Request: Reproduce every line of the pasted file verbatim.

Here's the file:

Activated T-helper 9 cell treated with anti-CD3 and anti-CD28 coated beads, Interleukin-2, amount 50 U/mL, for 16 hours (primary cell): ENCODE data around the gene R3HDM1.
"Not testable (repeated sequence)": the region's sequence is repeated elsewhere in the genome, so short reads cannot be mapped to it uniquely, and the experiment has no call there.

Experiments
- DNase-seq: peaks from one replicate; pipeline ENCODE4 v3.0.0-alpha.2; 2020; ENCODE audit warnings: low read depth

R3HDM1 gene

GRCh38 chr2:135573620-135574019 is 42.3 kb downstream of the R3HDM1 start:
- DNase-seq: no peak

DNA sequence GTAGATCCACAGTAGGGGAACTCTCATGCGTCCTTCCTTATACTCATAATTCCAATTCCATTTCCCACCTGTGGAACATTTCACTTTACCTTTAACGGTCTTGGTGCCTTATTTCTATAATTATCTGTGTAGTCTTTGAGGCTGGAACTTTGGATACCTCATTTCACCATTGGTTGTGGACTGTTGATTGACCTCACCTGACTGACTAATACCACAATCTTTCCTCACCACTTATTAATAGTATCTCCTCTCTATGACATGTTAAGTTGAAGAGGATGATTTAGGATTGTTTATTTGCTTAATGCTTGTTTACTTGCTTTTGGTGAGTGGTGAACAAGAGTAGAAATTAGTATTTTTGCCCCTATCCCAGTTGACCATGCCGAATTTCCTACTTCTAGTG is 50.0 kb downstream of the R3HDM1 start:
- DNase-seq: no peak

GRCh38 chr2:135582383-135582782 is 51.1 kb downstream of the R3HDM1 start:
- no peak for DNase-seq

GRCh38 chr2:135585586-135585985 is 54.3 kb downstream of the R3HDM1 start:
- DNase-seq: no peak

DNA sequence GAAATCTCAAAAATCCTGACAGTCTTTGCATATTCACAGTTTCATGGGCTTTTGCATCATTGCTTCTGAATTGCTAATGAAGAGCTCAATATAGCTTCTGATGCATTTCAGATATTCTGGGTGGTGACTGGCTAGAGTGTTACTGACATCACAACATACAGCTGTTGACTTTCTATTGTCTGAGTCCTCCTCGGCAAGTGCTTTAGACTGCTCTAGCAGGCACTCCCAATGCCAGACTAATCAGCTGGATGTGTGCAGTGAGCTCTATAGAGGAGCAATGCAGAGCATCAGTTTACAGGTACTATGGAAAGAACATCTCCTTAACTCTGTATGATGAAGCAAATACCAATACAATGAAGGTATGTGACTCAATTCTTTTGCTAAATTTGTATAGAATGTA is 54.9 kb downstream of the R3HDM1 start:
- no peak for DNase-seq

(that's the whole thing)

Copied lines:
Activated T-helper 9 cell treated with anti-CD3 and anti-CD28 coated beads, Interleukin-2, amount 50 U/mL, for 16 hours (primary cell): ENCODE data around the gene R3HDM1.
"Not testable (repeated sequence)": the region's sequence is repeated elsewhere in the genome, so short reads cannot be mapped to it uniquely, and the experiment has no call there.

Experiments
- DNase-seq: peaks from one replicate; pipeline ENCODE4 v3.0.0-alpha.2; 2020; ENCODE audit warnings: low read depth

R3HDM1 gene

GRCh38 chr2:135573620-135574019 is 42.3 kb downstream of the R3HDM1 start:
- DNase-seq: no peak

DNA sequence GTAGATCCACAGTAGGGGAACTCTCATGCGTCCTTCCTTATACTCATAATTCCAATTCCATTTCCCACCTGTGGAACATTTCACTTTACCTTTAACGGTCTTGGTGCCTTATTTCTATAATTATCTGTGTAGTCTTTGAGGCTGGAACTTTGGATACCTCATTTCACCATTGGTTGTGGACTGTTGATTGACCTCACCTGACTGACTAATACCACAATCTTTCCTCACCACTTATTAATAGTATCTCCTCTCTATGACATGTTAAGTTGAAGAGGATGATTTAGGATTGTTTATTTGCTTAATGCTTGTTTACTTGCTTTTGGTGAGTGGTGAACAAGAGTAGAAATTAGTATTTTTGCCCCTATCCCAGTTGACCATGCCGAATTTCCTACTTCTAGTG is 50.0 kb downstream of the R3HDM1 start:
- DNase-seq: no peak

GRCh38 chr2:135582383-135582782 is 51.1 kb downstream of the R3HDM1 start:
- no peak for DNase-seq

GRCh38 chr2:135585586-135585985 is 54.3 kb downstream of the R3HDM1 start:
- DNase-seq: no peak

DNA sequence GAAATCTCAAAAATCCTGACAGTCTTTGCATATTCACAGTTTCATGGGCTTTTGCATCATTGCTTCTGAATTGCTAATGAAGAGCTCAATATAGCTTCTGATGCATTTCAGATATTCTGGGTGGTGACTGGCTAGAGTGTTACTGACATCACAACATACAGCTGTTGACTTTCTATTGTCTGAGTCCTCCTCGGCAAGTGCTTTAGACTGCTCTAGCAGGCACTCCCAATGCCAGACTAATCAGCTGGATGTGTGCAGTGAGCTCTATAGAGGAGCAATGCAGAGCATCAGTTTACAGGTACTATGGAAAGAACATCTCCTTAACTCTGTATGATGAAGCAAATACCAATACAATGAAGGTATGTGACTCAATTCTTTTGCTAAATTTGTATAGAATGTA is 54.9 kb downstream of the R3HDM1 start:
- no peak for DNase-seq